Earlier in the process The Council in its Environmental Findings rejected use of Ridgeway as an entrance to the proposed school stating “The Ridgeway access to the Project Site will bring large numbers of vehicles to Ridgeway in a manner that is inconsistent with the stated role of Ridgeway in the Comprehensive Plan as a Collector Street rather that an arterial roadway”.

Therefore, none of the proposed access points are feasible and all have been deemed unacceptable.   It is now time for the FASNY discussion to end.  The City’s zoning and master plan provide the requisite criteria to consider other alternatives for the property that will maximize preservation of the property’s open space while being compatible with the neighborhood in which it is located.

 

Very truly yours,

 

Gedney Association                                                      Club Pointe Association

North Street  Area Civic Association                             Glenbrooke Association

Havilands Manor Neighborhood Association                  Wyndham Close Association

Rosedale Residential Association                              Maplemoor Lake Association

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What is Going to Happen at the Resumed FASNY Hearings Monday?

WPCNR THE LETTER TICKER. September 24, 2014 The following correspondence was sent to the Mayor and White Plains Common Council Members by the writer who has shared it with WPCNR:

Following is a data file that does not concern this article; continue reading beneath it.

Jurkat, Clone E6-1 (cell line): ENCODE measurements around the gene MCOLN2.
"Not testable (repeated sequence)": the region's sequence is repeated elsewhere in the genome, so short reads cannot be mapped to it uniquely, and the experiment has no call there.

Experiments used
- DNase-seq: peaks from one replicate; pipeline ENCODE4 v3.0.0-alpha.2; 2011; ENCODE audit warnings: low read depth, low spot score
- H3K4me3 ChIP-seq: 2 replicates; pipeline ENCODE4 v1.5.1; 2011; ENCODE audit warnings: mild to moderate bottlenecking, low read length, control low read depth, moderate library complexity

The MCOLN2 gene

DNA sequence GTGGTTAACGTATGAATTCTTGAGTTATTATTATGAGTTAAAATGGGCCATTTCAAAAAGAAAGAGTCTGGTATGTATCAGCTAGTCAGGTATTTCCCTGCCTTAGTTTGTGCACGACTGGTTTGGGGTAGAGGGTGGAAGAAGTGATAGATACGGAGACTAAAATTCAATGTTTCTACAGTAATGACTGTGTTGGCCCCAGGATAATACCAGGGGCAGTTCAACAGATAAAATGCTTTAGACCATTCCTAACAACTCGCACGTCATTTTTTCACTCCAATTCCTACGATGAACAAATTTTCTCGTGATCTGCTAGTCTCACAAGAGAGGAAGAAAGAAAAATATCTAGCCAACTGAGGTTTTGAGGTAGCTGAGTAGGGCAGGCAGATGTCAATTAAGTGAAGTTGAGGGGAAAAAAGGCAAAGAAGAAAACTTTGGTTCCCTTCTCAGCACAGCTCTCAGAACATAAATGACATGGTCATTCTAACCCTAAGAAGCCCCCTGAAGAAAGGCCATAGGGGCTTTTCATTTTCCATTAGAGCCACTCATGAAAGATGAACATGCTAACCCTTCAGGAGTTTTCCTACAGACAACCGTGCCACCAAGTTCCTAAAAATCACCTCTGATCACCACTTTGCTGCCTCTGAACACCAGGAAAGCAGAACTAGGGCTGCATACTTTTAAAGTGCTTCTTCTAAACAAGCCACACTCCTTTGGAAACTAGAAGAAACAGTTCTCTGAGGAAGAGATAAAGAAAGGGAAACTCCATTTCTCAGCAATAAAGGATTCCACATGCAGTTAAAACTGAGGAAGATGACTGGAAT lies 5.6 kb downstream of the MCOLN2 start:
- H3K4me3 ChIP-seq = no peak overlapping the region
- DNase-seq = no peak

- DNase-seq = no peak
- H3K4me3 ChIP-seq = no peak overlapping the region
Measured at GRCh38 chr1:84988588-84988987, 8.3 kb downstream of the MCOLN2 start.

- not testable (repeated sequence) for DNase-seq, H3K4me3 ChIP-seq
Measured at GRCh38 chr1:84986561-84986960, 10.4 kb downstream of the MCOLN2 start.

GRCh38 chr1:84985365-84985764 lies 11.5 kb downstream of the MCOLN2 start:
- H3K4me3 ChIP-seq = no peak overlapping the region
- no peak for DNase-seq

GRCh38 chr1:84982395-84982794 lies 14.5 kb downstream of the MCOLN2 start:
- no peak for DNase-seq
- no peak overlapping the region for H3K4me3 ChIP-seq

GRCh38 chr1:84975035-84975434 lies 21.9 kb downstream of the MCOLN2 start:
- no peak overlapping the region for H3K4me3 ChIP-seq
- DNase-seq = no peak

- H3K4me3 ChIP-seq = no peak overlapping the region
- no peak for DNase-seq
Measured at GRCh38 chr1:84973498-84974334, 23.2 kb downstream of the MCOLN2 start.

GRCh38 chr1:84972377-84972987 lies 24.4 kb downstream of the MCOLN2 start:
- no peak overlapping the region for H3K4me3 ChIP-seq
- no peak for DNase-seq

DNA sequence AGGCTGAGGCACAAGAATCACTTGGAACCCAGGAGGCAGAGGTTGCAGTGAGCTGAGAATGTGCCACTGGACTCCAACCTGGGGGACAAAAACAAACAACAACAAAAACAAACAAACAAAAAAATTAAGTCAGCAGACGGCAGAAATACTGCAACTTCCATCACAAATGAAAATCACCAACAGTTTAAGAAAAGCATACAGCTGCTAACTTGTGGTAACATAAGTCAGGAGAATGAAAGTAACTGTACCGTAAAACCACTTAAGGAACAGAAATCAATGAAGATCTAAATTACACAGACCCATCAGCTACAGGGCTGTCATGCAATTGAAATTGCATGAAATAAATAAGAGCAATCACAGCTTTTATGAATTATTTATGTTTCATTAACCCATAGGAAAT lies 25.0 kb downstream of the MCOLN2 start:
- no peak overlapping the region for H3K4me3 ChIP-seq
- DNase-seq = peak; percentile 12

Dear Mayor and Council members,

French American School of New York Application

The next meeting of the White Plains Common Council on the FASNY application will be held on September 29, 2014 at 6:30 PM in the Common Council Chamber, City Hall. The meeting will be broadcast live on Cablevision Channel 75 and Verizon Channel 47.

The public comment portion of the hearings on both the Hathaway Lane closure and Special Permit Application has been closed however, comments in written form will continue to be accepted. Written comments should be forwarded to the City Clerk”

This announcement is now on the city’s website. However, how is the public going to know what will occur at this meeting? Is it a “Special CC meeting”? Is it a “Work Session”? Are those attending able to speak?

What will the format be? What is the goal of this meeting? Who will be attending other than Council members? Your staff, consultants, attorney, FASNY?

Furthermore, will there be more than one such Session devoted to FASNY? Has the deadline for written comments been reached?

How is the Army Corps of Engineers involvement affecting the process?

I have raised several times with you the question – “what is the process?” No answer has been forthcoming.

Now others also have similar questions – such as the “Rhodes Team” :

18. Who on the City Staff is responsible for helping the Common Council coordinate all of the different FASNY submissions, consultant reports and Public Hearing comments?

19. What is the Mayor and Common Council doing with all of our correspondence and transcripts of our presentations? Is someone on the City Staff summarizing them for you?

Can you please enlighten me and others with a personal response?

I believe it is vital that an announcement on the website answer these questions and, at the very least, describe what process will be taking place on Sept 29!

Thank you!

Carry Kyzivat